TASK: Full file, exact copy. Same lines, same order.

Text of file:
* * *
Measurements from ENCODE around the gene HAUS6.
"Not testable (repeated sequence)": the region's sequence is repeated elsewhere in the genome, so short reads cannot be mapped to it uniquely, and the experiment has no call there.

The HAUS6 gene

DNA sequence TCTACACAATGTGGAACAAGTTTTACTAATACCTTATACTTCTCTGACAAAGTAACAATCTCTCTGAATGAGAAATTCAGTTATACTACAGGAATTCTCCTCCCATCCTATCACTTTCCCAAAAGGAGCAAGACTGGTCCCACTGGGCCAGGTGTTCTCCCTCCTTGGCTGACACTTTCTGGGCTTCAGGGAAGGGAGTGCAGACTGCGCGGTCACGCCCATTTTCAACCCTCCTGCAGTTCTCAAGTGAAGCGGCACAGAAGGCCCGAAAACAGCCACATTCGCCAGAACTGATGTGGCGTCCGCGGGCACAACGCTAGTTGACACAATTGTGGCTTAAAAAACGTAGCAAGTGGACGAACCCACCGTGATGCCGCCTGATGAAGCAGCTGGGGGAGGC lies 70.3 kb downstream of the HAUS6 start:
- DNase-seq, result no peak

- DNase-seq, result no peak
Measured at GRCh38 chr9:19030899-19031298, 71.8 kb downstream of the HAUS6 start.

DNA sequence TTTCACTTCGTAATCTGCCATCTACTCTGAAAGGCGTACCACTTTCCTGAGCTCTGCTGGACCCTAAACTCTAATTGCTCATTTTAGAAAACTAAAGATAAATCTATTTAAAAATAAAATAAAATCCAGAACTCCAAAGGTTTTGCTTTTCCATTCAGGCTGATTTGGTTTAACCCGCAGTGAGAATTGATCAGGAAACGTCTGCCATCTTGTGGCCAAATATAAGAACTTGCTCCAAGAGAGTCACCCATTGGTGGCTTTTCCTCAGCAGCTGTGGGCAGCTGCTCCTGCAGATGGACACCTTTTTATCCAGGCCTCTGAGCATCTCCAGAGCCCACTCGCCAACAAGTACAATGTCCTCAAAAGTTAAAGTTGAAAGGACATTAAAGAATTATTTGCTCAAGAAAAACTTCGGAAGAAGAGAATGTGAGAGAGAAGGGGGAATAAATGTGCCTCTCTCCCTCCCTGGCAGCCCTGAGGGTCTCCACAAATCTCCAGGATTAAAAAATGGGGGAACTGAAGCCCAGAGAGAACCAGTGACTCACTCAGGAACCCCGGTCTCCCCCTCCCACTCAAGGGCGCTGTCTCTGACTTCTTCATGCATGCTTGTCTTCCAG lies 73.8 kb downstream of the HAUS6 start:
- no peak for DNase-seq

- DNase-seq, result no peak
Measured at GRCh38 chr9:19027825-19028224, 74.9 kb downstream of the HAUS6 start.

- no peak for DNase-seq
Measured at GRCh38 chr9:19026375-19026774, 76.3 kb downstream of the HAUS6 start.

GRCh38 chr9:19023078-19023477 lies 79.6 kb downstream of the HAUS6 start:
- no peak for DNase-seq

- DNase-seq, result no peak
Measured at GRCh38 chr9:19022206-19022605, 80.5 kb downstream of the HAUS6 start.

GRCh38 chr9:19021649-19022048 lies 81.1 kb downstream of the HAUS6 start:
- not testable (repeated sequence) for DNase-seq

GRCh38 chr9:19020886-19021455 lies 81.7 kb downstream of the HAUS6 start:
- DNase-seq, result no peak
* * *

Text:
Measurements from ENCODE around the gene HAUS6.
"Not testable (repeated sequence)": the region's sequence is repeated elsewhere in the genome, so short reads cannot be mapped to it uniquely, and the experiment has no call there.

The HAUS6 gene

DNA sequence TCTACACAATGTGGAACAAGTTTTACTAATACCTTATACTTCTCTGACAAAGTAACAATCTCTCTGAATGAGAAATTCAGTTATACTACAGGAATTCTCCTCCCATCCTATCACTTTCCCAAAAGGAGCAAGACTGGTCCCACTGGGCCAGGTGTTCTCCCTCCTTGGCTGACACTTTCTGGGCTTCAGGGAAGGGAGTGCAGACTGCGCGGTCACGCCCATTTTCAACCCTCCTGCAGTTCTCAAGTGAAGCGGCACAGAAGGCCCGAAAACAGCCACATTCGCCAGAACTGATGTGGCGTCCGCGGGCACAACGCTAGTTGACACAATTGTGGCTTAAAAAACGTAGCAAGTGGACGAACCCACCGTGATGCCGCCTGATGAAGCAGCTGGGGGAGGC lies 70.3 kb downstream of the HAUS6 start:
- DNase-seq, result no peak

- DNase-seq, result no peak
Measured at GRCh38 chr9:19030899-19031298, 71.8 kb downstream of the HAUS6 start.

DNA sequence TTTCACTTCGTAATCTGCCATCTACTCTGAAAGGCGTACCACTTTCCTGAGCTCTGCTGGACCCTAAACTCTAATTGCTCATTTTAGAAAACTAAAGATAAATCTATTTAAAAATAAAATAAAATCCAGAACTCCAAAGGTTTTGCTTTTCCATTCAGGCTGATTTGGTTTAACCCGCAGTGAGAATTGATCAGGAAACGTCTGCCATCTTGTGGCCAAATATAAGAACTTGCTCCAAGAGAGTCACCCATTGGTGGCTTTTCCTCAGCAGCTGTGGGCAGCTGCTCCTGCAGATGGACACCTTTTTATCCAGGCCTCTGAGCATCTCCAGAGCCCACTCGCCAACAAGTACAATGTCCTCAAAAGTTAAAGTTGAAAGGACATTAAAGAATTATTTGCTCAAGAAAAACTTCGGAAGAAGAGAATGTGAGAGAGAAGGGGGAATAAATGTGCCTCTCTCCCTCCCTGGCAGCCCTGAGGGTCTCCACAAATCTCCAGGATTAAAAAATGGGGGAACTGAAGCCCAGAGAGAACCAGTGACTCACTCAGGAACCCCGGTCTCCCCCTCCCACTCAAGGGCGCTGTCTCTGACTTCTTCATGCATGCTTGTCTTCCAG lies 73.8 kb downstream of the HAUS6 start:
- no peak for DNase-seq

- DNase-seq, result no peak
Measured at GRCh38 chr9:19027825-19028224, 74.9 kb downstream of the HAUS6 start.

- no peak for DNase-seq
Measured at GRCh38 chr9:19026375-19026774, 76.3 kb downstream of the HAUS6 start.

GRCh38 chr9:19023078-19023477 lies 79.6 kb downstream of the HAUS6 start:
- no peak for DNase-seq

- DNase-seq, result no peak
Measured at GRCh38 chr9:19022206-19022605, 80.5 kb downstream of the HAUS6 start.

GRCh38 chr9:19021649-19022048 lies 81.1 kb downstream of the HAUS6 start:
- not testable (repeated sequence) for DNase-seq

GRCh38 chr9:19020886-19021455 lies 81.7 kb downstream of the HAUS6 start:
- DNase-seq, result no peak